Study Says Dogs Love Their Owners 5 Times More Than Cats Do
The battle of Cats vs. Dogs just got statistical
Okay dog owners, time to say “I told you so.”
The numbers all come down to a chemical present in the brain called oxytocin. Also known as the love hormone, oxytocin is released during times of bonding, when a mother is feeding her newborn, for example.
Scientists decided to see how this “love hormone” affects the pet-owner relationship by testing the oxytocin levels of cats and dogs before and after they saw their owners. Researchers took a saliva sample from a group of felines and canines, let the pets play with their owners for ten minutes, and then they took another sample.
Both showed an increase of the good stuff after seeing their favorite human, but pooches showed a much bigger boost in oxytocin. The dogs had a 57.2 percent increase in oxytocin levels after interacting with owners, while the cats only clocked an average increase of 12 percent.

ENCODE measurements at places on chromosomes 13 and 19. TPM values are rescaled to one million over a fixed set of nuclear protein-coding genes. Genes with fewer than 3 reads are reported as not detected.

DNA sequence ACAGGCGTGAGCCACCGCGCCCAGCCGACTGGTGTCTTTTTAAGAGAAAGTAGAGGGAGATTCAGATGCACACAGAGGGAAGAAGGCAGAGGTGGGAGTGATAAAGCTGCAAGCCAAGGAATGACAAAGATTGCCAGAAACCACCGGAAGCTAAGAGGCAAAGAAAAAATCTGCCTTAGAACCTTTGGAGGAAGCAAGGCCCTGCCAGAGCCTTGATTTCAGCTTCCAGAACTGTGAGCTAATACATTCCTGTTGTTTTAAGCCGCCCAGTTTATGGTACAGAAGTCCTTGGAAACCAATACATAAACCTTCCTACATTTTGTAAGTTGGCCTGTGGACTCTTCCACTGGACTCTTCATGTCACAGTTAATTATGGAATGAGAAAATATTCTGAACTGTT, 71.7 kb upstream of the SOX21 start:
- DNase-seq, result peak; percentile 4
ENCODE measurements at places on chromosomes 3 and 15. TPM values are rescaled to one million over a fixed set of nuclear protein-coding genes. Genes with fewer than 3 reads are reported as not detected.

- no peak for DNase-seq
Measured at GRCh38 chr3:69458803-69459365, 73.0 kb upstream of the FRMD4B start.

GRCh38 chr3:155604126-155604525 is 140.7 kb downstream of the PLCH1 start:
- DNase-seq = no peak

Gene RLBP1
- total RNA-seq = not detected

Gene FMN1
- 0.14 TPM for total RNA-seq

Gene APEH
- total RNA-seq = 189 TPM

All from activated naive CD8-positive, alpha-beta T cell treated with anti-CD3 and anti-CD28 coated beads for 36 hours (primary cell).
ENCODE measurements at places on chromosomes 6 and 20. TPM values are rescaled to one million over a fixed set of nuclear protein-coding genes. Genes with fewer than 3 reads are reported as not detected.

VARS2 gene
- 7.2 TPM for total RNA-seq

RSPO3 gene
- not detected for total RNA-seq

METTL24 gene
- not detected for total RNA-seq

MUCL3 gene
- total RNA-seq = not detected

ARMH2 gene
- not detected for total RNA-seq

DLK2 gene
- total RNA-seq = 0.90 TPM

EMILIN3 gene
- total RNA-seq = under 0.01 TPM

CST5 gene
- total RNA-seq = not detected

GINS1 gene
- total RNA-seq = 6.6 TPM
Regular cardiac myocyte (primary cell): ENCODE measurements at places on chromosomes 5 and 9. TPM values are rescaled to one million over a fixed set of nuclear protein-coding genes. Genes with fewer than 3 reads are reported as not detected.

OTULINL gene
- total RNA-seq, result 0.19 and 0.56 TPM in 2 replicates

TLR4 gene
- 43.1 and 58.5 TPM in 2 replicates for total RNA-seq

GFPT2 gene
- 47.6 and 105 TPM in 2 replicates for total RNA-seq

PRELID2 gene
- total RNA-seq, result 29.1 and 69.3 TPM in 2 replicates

Before dog owners get too smug, it’s important to note that canines also outperformed many humans. The average person shows a 40-60 percent rise in oxytocin after interacting with their spouse or child.
“I was really surprised to discover that dogs produced such high levels of oxytocin,” said neuroscientist Dr. Paul Zak, who examined the results. “It was also a nice surprise to discover that cats produce any at all. At least some of the time, cats seem to bond with their owners.”